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EU Timber Regulation

The EU Timber Regulation makes it illegal to place illegally harvested timber and timber products on the EU market. In this section CPET provide information, details and updates on this new legislation.

log inspection largePictures © WWF-Canon and © ProForest Panda symbol © 1986 WWF ® WWF Registered TrademarkA new EU Timber Regulation which entered into force on 2 December 2010 will, as of March 13 2013, make it illegal to place illegally harvested timber and timber products on the EU market.  The legislation will require that due diligence is applied to all timber first placed on the EU market and that traders, also further down the supply chain, keep track of what timber or timber products was bought from whom, and where applicable, who it was sold to. 

A competent authority will be appointed to carry out the checks to verify that the law is complied with. Consequences for not complying with the law will include fines, seizure of the timber and immediate suspension of authorisation to trade.

The finalised Regulation text is available for download here; drafts and position papers from the Parliament and Council can be found here.

The information in this section is based on the finalised regulation text. The detailed requirements of the EU legislation are yet to be developed. CPET will provide further details and updates here in due course.

How to ensure compliance

To ensure compliance with the Timber Regulation the following requirements have to be met:

If you are a Trader, buying or selling timber or timber products in the EU you have to be able to identify:

(a) who you bought the timber and timber products from; and

(b) where applicable, who you have sold the timber and timber products to.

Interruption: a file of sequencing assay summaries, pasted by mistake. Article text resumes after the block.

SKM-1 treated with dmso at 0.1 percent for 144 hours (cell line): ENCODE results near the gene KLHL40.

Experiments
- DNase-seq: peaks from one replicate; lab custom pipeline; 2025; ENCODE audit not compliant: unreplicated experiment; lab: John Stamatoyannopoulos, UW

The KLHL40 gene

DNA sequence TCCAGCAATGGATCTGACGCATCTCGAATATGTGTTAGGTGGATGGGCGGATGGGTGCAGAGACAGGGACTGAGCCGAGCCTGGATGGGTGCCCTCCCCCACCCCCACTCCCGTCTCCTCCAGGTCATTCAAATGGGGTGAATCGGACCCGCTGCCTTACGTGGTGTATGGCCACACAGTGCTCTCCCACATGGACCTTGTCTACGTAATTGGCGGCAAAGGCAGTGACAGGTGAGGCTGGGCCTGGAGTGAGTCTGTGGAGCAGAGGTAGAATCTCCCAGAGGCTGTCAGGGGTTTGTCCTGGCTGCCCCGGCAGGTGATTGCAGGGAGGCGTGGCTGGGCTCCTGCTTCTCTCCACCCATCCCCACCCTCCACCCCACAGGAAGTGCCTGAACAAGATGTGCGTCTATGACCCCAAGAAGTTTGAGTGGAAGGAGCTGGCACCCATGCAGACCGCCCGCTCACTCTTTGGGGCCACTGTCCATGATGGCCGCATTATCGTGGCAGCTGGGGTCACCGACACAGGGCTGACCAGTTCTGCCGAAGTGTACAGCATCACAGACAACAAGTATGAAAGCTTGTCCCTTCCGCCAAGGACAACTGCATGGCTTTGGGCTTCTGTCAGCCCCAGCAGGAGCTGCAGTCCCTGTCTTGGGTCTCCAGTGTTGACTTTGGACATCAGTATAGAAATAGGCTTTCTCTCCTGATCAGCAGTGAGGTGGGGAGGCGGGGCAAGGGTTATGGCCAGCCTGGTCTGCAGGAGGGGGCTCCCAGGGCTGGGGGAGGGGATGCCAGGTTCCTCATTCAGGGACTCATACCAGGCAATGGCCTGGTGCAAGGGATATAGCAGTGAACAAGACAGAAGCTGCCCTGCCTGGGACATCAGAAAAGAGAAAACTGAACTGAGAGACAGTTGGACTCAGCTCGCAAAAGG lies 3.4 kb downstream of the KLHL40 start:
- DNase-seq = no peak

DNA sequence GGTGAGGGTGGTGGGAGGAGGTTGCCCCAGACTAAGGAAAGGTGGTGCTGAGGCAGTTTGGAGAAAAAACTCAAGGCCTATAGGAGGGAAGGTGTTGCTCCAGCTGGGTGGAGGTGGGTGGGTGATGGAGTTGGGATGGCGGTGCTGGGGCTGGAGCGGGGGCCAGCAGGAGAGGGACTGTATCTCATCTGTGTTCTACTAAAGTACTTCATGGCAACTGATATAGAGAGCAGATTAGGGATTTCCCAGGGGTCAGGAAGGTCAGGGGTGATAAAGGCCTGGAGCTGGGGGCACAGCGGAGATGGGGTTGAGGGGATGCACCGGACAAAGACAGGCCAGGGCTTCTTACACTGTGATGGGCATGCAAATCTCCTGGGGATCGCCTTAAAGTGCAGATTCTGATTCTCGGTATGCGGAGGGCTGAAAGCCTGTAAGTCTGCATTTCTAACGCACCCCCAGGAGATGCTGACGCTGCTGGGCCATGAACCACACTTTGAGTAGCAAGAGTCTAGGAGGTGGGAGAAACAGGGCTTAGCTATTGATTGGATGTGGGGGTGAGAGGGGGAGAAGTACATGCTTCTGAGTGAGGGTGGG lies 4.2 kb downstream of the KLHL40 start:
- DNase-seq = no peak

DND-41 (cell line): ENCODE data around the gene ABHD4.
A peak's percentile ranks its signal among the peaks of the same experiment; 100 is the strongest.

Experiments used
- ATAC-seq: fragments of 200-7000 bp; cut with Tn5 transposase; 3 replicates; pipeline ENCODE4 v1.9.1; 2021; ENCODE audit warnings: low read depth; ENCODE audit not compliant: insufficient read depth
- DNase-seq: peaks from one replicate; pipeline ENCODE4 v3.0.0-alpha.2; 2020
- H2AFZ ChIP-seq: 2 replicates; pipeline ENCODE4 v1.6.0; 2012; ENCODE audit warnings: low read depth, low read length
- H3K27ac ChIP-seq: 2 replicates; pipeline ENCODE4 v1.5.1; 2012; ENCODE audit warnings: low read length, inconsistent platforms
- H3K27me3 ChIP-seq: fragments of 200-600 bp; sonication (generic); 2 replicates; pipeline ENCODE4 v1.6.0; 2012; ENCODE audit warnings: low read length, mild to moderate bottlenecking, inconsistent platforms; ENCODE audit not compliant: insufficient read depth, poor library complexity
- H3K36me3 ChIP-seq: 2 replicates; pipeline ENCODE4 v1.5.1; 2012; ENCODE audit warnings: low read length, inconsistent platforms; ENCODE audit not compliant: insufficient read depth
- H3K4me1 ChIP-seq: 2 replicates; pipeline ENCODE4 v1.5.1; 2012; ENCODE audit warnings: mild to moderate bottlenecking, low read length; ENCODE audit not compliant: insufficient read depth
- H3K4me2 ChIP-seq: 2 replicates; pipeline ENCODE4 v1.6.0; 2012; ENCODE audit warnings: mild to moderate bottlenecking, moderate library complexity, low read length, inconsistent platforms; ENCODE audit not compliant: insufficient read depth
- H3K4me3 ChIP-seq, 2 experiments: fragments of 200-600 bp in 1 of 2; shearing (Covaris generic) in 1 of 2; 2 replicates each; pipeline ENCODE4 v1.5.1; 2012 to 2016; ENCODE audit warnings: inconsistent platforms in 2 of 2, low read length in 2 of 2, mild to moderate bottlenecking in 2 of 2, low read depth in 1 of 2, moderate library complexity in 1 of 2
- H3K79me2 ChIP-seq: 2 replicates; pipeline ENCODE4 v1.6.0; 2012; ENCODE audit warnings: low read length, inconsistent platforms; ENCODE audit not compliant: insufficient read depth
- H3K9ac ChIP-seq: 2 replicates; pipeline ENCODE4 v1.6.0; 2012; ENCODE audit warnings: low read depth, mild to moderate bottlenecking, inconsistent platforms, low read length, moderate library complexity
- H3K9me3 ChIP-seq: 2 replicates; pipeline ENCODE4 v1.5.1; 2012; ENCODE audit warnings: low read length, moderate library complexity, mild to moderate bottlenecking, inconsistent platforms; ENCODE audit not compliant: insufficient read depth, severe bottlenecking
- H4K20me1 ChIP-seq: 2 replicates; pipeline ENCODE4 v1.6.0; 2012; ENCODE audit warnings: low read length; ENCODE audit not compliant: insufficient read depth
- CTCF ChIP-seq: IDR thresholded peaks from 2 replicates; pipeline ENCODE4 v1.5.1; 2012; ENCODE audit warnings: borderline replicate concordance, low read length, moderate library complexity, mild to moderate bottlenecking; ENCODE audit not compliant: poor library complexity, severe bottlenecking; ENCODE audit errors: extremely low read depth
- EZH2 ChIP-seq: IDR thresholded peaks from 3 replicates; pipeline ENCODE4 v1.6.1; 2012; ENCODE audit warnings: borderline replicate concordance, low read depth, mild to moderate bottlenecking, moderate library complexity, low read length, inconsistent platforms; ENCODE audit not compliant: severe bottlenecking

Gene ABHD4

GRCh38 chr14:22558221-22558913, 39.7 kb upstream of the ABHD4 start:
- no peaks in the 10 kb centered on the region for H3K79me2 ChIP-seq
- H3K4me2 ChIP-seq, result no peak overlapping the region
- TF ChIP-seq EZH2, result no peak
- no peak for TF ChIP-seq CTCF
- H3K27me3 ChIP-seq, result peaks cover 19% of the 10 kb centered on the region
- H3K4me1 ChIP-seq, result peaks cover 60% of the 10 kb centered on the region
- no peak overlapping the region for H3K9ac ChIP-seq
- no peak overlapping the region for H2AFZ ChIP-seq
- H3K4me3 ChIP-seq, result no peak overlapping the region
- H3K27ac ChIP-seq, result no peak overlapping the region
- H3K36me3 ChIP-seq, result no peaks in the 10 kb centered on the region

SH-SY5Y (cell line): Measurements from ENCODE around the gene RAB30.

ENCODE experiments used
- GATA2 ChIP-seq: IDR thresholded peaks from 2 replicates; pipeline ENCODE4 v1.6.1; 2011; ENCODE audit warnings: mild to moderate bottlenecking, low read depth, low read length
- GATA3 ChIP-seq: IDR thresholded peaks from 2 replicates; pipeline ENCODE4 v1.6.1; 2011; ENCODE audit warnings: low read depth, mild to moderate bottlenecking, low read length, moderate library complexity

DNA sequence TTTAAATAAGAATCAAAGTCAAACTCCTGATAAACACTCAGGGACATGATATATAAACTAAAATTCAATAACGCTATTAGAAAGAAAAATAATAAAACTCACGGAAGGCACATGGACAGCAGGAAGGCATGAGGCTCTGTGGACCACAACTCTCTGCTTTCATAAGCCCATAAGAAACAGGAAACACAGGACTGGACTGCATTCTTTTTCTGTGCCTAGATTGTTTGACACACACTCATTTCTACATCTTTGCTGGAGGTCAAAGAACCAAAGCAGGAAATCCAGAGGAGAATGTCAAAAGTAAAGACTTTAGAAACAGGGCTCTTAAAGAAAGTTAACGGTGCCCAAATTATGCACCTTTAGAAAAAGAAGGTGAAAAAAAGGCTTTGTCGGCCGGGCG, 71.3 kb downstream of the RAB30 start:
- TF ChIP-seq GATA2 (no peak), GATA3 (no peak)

This information shall be kept for at least five years and be provided for checks if requested.

If you are an Operator ‘placing timber or timber products on the market’ i.e. if you buy timber or timber products directly from a supplier outside the EU or if are producing timber in the EU you have to do your due diligence.

A Due Diligence system requires information on species, volume, country of harvest and where applicable concession of harvest, name and address of your supplier and most importantly evidence of legality. The system also require application of a risk assessment and, where high risk is identified, mitigation to eliminate any potentially illegal timber. Read more about the Due Diligence system here.

Control and Penalties

Monitoring Organisations will be created to establish and evaluate Due Diligence systems, but operators can also set up their own Due Diligence Systems.

Competent authorities will carry out checks to verify if Monitoring Organisations, Operators and Traders comply with the requirements set out in the Regulation.

The Member States shall lay down the rules on penalties applicable to infringements of the provisions of this Regulation and shall take all measures necessary to ensure that they are implemented. They must be effective, proportionate and dissuasive and may include, inter alia:

(a) fines proportionate to the environmental damage, the value of the timber or timber products concerned and the tax losses and economic detriment resulting from the infringement;

(b) seizure of the timber and timber products concerned;

(c) immediate suspension of authorisation to trade.

The EU Timber Regulation and the Government's Timber Procurement Policy

The Timber Regulation is also good news for public buyers. It will make it easier to implement the UK Government’s timber procurement policy and request evidence of compliance with the policy from suppliers and contractors.

The EU legislation is not designed to ensure sustainability as required to ensure compliance with the Government’s timber procurement policy; it is, however, expected to create strong incentives for suppliers and contractors to ensure that illegal timber is excluded and to increase sustainable timber in their purchases and traceability of the timber.

CPET can help and guide you also on the new legislation. The detailed requirements of the EU legislation are yet to be developed and CPET will provide further details and update this section in due course.



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